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New HOWTO: Modem-HOWTO - page 6

Table of Contents

  • April 12, 2001
  5.  Configuring Overview

  If you want to use a modem only for MS Windows/Dos, then you can just
  install almost any modem and it will work OK.  With a Linux PC it's
  not always this easy unless you use an external modem.  All external
  modems should work OK (even if they are labeled "Plug and Play")  But
  most new internal modems are Plug-and-Play (PnP) and have PnP serial
  ports.  In some cases (depending both on the modem and your version of
  Linux) The PnP configuring is built into the serial driver so you
  don't need to do anything.  If it's an ISA modem you may need to use
  the Linux "isapnp" program to configure it (but this is planned to be
  built into future drivers ??).  See the Plug-and-Play-HOWTO and the
  isapnp docs for more information.

  Since each modem has an associated serial port and the port has both
  hardware and software, there are four parts to configuring a modem:


  �  Configure the serial port PnP hardware: Done by PnP methods

  �  Configure the serial port driver (low-level): Done by "setserial"

  �  Configure the serial port driver (high-level): Done by the
     communication program (stty-like)

  �  Configure the modem itself: Done by the communication program

  Communication programs include aminicom, seyon, or wvdial (for PPP)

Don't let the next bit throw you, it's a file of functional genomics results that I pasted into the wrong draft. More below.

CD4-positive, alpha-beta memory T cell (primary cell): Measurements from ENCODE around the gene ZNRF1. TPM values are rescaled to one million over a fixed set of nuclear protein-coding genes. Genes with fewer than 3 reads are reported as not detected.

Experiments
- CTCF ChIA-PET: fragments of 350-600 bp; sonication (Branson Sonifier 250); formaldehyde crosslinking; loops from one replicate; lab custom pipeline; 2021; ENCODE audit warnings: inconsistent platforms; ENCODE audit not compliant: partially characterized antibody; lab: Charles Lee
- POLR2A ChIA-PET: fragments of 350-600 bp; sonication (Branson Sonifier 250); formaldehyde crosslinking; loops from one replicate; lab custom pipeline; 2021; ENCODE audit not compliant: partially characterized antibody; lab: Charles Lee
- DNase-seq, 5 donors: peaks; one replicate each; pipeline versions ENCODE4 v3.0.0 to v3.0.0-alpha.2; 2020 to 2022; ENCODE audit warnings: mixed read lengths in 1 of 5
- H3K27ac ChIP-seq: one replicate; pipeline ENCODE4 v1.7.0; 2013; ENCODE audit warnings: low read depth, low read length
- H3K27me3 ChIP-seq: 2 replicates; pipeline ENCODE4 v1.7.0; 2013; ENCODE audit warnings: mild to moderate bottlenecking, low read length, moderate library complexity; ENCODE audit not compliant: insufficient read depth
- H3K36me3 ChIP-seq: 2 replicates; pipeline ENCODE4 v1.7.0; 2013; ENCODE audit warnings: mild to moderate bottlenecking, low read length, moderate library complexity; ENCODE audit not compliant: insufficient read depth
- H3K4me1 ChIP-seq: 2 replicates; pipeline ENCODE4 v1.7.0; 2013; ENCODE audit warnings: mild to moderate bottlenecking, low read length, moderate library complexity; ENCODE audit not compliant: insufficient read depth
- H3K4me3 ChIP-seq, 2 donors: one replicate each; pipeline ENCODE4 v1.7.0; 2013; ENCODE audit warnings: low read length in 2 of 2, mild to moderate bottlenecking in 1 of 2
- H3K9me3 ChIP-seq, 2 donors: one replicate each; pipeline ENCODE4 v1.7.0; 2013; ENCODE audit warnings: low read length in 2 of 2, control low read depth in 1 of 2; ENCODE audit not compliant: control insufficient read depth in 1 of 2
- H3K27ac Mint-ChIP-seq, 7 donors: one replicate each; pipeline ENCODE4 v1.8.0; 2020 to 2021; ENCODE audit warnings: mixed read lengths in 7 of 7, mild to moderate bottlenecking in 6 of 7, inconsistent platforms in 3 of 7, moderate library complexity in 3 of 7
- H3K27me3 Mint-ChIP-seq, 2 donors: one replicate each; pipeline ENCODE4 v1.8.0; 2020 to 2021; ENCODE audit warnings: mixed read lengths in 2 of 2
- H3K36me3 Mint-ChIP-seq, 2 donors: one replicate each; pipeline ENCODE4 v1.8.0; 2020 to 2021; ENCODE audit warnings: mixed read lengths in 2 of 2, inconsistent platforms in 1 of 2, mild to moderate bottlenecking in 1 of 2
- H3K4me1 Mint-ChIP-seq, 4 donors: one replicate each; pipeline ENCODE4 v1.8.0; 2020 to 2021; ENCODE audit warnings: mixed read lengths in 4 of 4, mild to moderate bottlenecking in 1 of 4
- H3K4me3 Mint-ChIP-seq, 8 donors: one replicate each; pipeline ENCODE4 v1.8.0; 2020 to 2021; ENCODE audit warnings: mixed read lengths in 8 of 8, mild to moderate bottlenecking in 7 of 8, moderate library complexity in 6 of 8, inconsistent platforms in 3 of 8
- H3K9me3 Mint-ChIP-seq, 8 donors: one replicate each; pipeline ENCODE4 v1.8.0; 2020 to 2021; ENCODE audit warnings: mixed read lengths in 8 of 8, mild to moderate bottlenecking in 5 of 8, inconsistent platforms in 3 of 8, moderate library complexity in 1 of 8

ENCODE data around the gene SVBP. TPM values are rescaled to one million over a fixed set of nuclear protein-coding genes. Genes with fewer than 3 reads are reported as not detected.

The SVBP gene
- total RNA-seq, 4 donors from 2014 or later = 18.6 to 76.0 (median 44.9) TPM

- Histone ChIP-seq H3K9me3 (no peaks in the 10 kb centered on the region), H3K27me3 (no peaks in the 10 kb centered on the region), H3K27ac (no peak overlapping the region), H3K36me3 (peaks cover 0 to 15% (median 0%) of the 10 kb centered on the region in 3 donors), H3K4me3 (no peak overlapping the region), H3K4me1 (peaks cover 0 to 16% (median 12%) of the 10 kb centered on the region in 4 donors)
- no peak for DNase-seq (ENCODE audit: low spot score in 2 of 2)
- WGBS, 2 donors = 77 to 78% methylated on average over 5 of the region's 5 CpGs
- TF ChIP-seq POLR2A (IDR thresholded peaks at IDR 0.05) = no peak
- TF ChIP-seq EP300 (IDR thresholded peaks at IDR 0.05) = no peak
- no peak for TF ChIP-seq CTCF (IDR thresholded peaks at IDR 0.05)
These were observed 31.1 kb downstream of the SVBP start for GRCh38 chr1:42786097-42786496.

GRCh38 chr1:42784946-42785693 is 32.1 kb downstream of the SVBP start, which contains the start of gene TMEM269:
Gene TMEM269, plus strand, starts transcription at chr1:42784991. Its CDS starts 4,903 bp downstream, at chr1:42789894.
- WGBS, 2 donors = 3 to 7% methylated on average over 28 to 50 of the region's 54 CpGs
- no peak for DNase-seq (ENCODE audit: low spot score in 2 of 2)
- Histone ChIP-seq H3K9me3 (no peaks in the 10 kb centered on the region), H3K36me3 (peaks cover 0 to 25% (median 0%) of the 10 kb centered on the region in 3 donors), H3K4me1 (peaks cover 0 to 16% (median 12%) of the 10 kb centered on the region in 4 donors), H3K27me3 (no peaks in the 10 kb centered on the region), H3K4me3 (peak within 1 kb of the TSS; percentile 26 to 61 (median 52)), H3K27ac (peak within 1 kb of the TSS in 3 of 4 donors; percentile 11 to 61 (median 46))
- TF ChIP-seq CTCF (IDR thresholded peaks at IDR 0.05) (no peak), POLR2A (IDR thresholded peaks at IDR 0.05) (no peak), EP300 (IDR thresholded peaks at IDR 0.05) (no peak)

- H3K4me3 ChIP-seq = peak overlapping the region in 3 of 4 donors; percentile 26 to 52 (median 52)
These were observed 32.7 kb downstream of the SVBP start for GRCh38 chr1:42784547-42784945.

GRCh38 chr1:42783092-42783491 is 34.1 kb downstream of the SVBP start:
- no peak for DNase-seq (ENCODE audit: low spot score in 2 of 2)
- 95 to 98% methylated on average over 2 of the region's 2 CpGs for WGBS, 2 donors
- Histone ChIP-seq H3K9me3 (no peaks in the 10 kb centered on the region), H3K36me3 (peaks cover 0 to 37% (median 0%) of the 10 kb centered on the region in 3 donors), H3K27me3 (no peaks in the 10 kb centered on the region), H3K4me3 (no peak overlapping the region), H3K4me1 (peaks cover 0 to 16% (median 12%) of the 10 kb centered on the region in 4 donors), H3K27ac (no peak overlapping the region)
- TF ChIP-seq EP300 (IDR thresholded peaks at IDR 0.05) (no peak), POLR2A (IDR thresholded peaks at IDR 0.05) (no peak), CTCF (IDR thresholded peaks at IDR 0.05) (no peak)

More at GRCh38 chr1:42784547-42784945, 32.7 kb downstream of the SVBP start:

and mgetty) for dial-in.  Such communication programs require that you
  configure them although the default configuration they come with may
  only need a little tweaking.

  Unfortunately the communication program doesn't do the low-level PnP
  configuring of the serial port: setting its IO address and IRQ in both
  the hardware and the driver.  If you are lucky, this will happen
  automatically when you boot Linux.  Setting these in the hardware was
  formerly done by jumpers but today it's done by "Plug-and-Play"
  software.

  But there's a serious problem: Linux (as of early 2001) is not a true
  Plug-and-Play operating system but the latest serial drivers handle
  Plug-and-Play for some serial posts (built-into internal modems).   In
  other case you may need to use Plug-and-Play tools to set up the
  configuration although they are not always very user friendly.  This
  may create a difficult problem for you.  The next section will go into
  this in much more detail.
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